News / Asia

    Rains Hamper Quake Rescue Efforts in Southern China

    • Rescuers and residents search for survivors after an earthquake hit Longtoushan township, Ludian county, Yunnan province, China Aug. 4, 2014. 
    • A man walks among the collapsed buildings after an earthquake hit Longtoushan township, Ludian county, Yunnan province, Aug. 4, 2014.
    • Rescuers bow to pay tribute to residents who were killed during an earthquake in Longtoushan township, Ludian county, Yunnan province, Aug. 4, 2014. 
    • An injured woman walks with her relatives after an earthquake hit Longtoushan township, Ludian county, Yunnan province, Aug. 4, 2014. 
    • A car smashed by debris after an earthquake hit Longtoushan township, Ludian county, Yunnan province, Aug. 4, 2014. 
    • Rescuers search for survivors among the collapsed buildings after an earthquake hit Ludian county, Yunnan province, Aug. 4, 2014. 
    • Paramilitary policemen carry an injured resident with a makeshift stretcher after an earthquake hit Longtoushan township of Ludian county, Yunnan province, Aug. 4, 2014. 

    Rescue workers in southern China are battling heavy rain as they try to reach survivors from Sunday’s earthquake that killed at least 398 people and injured 1800 others. The magnitude 6.1 quake was the strongest in more than a decade in Yunnan province.

    Rescue workers in Yunnan’s Ludian county, continued looking for survivors on Monday after the earthquake hit the largely rural area on Sunday.

    Officials say many people are still missing, but rescue operations are hindered by heavy rains and landslides which have blocked access to some of the affected areas.

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    The weather conditions forced emergency crews to carry equipment on foot, and delayed the landing of army helicopters dispatched on Monday from the neighboring province of Sichuan.

    A policeman involved with the rescue efforts to clear up a road leading to the epicenter told China's state television CCTV big rocks fell on the road shortly after the earthquake.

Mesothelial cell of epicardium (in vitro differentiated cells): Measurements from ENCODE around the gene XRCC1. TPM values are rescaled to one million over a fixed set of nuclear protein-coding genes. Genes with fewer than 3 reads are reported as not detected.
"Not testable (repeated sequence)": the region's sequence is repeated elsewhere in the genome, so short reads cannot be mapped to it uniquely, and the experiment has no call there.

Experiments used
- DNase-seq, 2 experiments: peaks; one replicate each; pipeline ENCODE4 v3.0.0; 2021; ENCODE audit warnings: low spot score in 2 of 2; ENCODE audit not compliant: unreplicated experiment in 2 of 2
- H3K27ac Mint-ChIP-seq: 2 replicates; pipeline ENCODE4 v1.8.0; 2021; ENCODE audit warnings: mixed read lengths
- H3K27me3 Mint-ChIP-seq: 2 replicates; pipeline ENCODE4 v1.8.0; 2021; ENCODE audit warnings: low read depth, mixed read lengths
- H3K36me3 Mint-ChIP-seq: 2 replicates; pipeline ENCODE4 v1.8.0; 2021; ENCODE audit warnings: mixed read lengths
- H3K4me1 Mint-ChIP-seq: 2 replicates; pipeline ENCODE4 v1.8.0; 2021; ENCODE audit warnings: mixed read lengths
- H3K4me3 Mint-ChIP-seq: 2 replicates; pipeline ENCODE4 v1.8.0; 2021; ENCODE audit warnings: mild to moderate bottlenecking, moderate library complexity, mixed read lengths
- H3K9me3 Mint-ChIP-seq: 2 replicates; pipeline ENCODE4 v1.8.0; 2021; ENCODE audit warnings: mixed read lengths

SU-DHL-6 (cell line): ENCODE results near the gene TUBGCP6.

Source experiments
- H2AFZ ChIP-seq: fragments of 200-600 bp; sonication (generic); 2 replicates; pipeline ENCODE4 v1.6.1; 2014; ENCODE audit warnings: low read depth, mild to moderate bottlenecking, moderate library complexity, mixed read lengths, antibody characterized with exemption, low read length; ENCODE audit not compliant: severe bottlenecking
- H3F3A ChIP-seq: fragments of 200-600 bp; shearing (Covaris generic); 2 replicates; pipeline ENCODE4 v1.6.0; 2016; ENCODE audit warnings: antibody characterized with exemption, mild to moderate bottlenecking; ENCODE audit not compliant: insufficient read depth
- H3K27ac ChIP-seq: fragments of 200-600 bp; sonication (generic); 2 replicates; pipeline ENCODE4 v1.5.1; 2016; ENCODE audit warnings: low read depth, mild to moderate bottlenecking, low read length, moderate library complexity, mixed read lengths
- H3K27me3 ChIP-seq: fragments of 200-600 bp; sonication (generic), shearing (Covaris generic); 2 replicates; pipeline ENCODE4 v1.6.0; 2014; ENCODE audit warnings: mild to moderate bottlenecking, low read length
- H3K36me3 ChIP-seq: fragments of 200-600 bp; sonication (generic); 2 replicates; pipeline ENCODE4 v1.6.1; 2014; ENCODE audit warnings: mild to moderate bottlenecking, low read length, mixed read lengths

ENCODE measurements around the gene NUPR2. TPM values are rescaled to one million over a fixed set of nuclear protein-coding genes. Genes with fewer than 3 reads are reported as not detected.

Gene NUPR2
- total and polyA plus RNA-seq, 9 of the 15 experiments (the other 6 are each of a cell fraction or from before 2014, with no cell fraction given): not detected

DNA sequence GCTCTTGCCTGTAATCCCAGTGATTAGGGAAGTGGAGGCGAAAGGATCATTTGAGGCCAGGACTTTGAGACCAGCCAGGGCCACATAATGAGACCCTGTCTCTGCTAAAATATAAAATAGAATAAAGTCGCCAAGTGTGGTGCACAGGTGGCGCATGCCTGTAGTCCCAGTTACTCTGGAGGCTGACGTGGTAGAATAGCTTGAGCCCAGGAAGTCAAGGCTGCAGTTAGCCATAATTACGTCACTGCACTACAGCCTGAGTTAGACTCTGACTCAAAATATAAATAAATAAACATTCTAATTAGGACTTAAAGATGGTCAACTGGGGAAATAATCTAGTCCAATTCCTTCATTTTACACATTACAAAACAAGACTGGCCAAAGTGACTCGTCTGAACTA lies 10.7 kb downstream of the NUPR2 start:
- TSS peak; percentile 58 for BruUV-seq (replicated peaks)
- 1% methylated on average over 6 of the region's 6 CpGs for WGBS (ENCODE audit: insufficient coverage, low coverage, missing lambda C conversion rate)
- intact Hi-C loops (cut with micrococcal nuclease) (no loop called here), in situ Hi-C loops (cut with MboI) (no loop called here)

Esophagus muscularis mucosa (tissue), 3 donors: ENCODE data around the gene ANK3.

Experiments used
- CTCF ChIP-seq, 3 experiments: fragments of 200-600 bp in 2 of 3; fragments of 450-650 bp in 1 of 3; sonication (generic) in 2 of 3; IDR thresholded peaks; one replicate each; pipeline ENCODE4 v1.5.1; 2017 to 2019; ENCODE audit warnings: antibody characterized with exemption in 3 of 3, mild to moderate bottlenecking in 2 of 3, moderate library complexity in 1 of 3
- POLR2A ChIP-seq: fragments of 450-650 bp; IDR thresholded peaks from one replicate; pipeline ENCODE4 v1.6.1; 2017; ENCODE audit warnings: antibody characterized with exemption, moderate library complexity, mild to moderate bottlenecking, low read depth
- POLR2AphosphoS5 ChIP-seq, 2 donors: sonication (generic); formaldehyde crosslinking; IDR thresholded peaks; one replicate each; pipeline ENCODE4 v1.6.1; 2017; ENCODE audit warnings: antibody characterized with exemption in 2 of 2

PM surveys damage

    “There was no way we could break through them with the machine. We have to use explosives to open up a path for rescue services," he said.

    The epicenter was in Ludian county, home to more than 250,000 people.

    China's premier Li Keqiang arrived in the city of Zhaotong, in Ludian county, on Monday afternoon. He then walked on foot for five kilometers because rubble obstructed roads near the epicenter, Chinese media reported.

    Li instructed local authorities to provide adequate food, shelter and medical treatment. Media reports throughout Monday highlighted a shortage of water, tents as well as blood and medicines.

    “Authorities dispatched people from the National Search and Rescue Team, and they will enter these areas using helicopters if the roads are blocked," explained Long Enshen with the Sichuan University’s Institute of Disaster Management and Reconstruction. "But their effectiveness at the moment is still limited. In the initial stage of the rescue work, the first and second day, it is up to local authorities to organize relief."

    State news agency Xinhua said most of the homes in Ludian county were old and made of bricks. 12,000 of them collapsed, according to Xinhua.

    “This is an area where the economy is still largely underdeveloped. The buildings and construction material are bad, that is why we are seeing such a high number of casualties,” stated Long.

    Quake lake

    Local authorities are on high alert also for a quake lake, formed after debris blocked a river near the epicenter.

    Chinese media report that 800 residents were evacuated from the area, after water rose at a speed of one meter per hour.

    This was the most powerful earthquake to hit Yunnan in 14 years, according to Xinhua.

    Six years ago, a devastating earthquake killed tens of thousands of people in neighboring Sichuan province.

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    Comment Sorting
    Comments
         
    by: Frankie Fook-lun Leung from: Los Angeles
    August 04, 2014 2:17 PM
    Prevention is better than cure. How to make sure when another earthquake happens, no disaster follows. Using troops however brave to save innocent lives does not make Chinese citizens have more confidence in their government.

    by: Reality
    August 04, 2014 7:04 AM
    Good job Chinese troops

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